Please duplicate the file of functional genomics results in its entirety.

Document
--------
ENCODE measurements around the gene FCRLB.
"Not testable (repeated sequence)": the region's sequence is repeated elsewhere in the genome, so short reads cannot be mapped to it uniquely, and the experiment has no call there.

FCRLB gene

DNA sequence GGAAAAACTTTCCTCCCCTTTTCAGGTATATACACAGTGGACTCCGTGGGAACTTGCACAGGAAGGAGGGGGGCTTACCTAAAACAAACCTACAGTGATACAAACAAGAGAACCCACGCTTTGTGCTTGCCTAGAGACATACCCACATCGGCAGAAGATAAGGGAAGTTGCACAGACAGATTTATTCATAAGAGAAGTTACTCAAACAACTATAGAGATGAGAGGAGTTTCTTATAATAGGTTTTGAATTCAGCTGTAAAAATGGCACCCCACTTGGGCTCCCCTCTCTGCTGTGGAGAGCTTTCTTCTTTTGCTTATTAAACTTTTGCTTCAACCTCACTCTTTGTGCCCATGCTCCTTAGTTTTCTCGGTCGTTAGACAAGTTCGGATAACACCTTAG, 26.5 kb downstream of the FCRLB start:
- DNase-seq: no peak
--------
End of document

ENCODE measurements around the gene FCRLB.
"Not testable (repeated sequence)": the region's sequence is repeated elsewhere in the genome, so short reads cannot be mapped to it uniquely, and the experiment has no call there.

FCRLB gene

DNA sequence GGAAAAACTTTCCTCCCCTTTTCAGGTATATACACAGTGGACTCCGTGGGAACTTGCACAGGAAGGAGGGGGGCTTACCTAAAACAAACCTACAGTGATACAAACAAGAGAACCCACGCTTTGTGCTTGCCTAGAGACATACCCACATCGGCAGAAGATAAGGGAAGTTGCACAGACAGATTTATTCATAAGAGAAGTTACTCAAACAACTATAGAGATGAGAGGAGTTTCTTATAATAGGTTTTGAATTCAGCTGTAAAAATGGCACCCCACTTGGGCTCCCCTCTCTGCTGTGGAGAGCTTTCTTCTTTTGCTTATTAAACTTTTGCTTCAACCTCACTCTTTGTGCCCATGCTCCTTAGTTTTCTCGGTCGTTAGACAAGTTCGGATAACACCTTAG, 26.5 kb downstream of the FCRLB start:
- DNase-seq: no peak